FATF AML Deficiency List
US Dept of State Money Laundering assessment
Canada is not on the FATF List of Countries that have been identified as having strategic AML deficiencies
Compliance with FATF Recommendations
The last Mutual Evaluation Report relating to the implementation of anti-money laundering and counter-terrorist financing standards in Canada was undertaken by the Financial Action Task Force (FATF) in 2016. According to that Evaluation, Canada was deemed Compliant for 11 and Largely Compliant for 18 of the FATF 40 Recommendations.
US Department of State Money Laundering assessment (INCSR)
Canada is categorised by the US State Department as a Country/Jurisdiction of Primary Concern in respect of Money Laundering and Financial Crimes.
Money laundering in Canada involves the proceeds of illegal drug trafficking, fraud, corruption, counterfeiting and piracy, and tobacco smuggling and trafficking, among others. Foreign generated proceeds of crime are laundered in Canada, and professional, third-party money laundering is a key concern. Transnational organized crime groups and professional money launderers are key threat actors.
Although the legislative framework does not allow law enforcement to have direct access to Canada’s FIU databases, financial intelligence is received and disclosed effectively. The government should take steps to increase enforcement and prosecution.
There are no international sanctions currently in force against this country.
BRIBERY & CORRUPTION
Rating (100-Good / 0-Bad)
Transparency International Corruption Index 77
World Governance Indicator – Control of Corruption 93
Corruption does not represent a substantial obstacle to doing business in Canada. The country possesses clear-cut regulations and transparent, reliable courts. Numerous corruption investigations raise concern about corruption, illegal financing and kickbacks in the construction sector and in public procurement. Nevertheless, the government has well-functioning mechanisms in place to investigate and punish corruption and abuse of office. The Criminal Code of Canada is the principal anti-corruption legislation, prohibiting corruption, bribery, influence peddling, extortion and abuse of office. Facilitation payments, gift-giving and foreign bribery are criminalized under the Corruption of Foreign Public Officials Act (CFPOA) and are uncommon in practice. The law’s extended jurisdiction permits Canadian courts to prosecute corruption committed by companies and individuals abroad. Canada's anti-corruption legislation is vigorously enforced, and companies and officials guilty of violating Canadian law are being effectively investigated, prosecuted and convicted. For further information - GAN Integrity Business Anti-Corruption Portal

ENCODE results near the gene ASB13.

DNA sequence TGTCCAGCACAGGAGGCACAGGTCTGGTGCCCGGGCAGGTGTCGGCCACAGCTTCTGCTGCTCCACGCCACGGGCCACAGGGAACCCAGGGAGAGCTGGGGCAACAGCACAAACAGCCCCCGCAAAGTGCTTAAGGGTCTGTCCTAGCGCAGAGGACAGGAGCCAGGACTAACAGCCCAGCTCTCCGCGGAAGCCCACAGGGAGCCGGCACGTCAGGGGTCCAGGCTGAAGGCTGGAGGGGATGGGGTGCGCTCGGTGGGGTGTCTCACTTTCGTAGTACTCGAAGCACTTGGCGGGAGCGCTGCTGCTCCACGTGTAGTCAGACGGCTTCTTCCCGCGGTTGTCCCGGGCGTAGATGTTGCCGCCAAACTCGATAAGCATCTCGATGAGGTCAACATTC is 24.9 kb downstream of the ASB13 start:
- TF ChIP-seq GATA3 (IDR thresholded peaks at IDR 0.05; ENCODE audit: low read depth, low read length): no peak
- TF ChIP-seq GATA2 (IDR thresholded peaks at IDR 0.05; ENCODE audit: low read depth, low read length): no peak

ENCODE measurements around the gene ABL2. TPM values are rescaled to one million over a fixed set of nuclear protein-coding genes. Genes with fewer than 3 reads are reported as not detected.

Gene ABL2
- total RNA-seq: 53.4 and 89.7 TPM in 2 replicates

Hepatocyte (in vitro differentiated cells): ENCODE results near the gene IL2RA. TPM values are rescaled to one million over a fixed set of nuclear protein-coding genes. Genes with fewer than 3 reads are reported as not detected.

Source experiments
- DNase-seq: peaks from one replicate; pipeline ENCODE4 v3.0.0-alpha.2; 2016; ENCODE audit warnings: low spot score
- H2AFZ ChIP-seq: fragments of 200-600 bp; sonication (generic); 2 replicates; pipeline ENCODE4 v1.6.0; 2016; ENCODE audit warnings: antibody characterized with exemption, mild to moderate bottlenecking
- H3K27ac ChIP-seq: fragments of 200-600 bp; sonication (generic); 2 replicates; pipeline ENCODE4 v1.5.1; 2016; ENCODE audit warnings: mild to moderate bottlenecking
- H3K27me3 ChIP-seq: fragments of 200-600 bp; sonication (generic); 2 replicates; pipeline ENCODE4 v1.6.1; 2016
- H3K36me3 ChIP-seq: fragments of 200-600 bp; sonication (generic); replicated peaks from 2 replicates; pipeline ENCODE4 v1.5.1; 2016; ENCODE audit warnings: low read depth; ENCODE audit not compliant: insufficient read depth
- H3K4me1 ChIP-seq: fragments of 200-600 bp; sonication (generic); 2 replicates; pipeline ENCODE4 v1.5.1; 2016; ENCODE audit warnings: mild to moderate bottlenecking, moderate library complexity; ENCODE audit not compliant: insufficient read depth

As a high-tech industrial society in the trillion-dollar class, Canada resembles the US in its market-oriented economic system, pattern of production, and high living standards. Since World War II, the impressive growth of the manufacturing, mining, and service sectors has transformed the nation from a largely rural economy into one primarily industrial and urban. In addition, the country's petroleum sector is rapidly expanding, because Alberta's oil sands significantly boosted Canada's proven oil reserves. Canada now ranks third in the world in proved oil reserves behind Venezuela and Saudi Arabia and is the world’s fifth-largest oil producer.
The 1989 US-Canada Free Trade Agreement and the 1994 North American Free Trade Agreement (which includes Mexico) touched off a dramatic increase in trade and economic integration with the US, its principal trading partner. Canada enjoys a substantial trade surplus with the US, which absorbs about three-fourths of Canadian merchandise exports each year. Canada is the US's largest foreign supplier of energy, including oil, gas, and electric power, and a top source of US uranium imports.
Given its abundant natural resources, highly skilled labor force, and modern capital plant, Canada enjoyed solid economic growth from 1993 through 2007. Buffeted by the global economic crisis, the economy dropped into a sharp recession in the final months of 2008, and Ottawa posted its first fiscal deficit in 2009 after 12 years of surplus. Canada's major banks, however, emerged from the financial crisis of 2008-09 among the strongest in the world, owing to the early intervention by the Bank of Canada and the financial sector's tradition of conservative lending practices and strong capitalization. Canada achieved marginal growth in 2010-15, despite the recent drop in oil prices.